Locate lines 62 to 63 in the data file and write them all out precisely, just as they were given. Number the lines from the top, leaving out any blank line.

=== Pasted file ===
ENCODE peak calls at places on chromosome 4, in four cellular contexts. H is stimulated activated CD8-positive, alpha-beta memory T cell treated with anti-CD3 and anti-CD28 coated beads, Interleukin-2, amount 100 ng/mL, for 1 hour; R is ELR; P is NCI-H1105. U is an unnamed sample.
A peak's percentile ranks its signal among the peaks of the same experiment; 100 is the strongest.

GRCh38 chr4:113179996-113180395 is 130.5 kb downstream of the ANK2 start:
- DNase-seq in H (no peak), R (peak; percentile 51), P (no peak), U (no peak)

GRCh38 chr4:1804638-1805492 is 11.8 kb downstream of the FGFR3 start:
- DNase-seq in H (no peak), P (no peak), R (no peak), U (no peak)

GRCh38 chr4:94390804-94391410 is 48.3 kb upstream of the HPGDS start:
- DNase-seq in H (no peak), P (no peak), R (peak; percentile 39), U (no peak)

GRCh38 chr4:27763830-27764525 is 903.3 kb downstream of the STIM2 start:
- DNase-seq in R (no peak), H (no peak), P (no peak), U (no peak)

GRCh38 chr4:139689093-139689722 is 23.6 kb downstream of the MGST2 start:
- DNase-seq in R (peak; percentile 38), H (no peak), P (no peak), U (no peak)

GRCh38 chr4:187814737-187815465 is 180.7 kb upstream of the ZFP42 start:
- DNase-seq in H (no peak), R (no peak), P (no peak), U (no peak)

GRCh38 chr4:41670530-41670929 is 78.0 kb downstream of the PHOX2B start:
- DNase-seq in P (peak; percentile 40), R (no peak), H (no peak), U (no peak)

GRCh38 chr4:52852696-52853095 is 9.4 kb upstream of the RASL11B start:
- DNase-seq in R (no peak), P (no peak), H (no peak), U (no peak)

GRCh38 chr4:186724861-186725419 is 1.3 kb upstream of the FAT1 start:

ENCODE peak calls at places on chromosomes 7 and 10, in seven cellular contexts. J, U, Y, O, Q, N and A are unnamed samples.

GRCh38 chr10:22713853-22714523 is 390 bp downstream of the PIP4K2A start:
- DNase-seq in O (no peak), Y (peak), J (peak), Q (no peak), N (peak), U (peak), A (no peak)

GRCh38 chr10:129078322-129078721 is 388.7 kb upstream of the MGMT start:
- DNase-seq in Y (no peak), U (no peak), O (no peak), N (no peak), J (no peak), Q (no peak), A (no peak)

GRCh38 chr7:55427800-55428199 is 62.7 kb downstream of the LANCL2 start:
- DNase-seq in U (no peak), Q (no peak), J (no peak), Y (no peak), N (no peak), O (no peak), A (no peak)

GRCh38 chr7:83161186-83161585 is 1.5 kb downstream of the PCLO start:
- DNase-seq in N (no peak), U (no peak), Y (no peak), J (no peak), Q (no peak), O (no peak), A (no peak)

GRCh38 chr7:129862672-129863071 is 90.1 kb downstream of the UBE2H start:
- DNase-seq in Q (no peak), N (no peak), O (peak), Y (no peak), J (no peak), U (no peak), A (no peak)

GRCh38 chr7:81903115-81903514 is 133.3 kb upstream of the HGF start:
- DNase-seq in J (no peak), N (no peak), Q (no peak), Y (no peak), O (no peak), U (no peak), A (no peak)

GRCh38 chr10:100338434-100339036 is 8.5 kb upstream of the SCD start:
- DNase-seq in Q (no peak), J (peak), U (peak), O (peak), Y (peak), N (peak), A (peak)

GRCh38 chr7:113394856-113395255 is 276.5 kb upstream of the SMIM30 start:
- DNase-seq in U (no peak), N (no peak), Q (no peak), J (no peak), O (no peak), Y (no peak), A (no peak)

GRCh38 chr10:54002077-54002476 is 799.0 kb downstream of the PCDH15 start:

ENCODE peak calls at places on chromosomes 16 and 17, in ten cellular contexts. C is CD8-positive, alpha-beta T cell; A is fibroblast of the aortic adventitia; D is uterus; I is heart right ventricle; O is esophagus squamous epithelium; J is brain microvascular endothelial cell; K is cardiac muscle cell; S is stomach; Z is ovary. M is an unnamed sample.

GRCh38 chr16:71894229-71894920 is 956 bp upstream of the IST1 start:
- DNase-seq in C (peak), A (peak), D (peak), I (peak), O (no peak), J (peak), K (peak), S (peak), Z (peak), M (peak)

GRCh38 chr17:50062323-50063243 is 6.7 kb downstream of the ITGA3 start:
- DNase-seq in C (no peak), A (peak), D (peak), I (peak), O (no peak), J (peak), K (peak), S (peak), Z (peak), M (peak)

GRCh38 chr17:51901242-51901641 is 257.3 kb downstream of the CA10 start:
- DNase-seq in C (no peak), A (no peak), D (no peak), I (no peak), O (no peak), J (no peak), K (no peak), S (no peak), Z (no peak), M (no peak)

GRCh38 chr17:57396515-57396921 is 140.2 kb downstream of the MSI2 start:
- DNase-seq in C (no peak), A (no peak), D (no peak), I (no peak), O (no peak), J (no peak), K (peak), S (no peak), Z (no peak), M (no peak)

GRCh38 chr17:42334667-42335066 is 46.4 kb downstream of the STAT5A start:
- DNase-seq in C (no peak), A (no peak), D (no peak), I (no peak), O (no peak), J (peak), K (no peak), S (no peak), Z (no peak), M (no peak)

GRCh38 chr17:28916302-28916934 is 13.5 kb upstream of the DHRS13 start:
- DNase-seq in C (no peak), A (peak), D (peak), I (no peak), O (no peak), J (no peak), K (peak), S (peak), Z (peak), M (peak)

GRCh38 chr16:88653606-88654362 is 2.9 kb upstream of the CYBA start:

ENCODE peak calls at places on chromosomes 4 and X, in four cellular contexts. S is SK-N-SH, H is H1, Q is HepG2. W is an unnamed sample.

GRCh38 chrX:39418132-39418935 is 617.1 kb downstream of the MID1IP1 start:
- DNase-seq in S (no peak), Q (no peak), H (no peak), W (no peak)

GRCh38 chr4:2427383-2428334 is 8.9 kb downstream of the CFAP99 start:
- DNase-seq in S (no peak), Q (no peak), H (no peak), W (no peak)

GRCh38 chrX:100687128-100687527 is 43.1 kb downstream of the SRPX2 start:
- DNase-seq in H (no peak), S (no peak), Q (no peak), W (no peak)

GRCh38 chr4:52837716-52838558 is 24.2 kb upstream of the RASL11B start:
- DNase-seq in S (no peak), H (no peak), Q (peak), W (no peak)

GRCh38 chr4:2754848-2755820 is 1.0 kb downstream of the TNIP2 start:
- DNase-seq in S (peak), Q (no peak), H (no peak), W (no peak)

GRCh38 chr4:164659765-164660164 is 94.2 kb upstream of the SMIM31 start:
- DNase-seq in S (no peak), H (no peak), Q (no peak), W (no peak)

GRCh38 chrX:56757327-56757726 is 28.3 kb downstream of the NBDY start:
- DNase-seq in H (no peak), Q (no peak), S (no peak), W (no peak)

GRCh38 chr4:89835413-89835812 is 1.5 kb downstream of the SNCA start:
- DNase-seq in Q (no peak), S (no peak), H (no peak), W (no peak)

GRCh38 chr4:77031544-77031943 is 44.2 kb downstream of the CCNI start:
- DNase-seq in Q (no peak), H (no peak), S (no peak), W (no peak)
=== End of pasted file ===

- DNase-seq in S (peak), Q (no peak), H (no peak), W (no peak)

GRCh38 chr4:164659765-164660164 is 94.2 kb upstream of the SMIM31 start: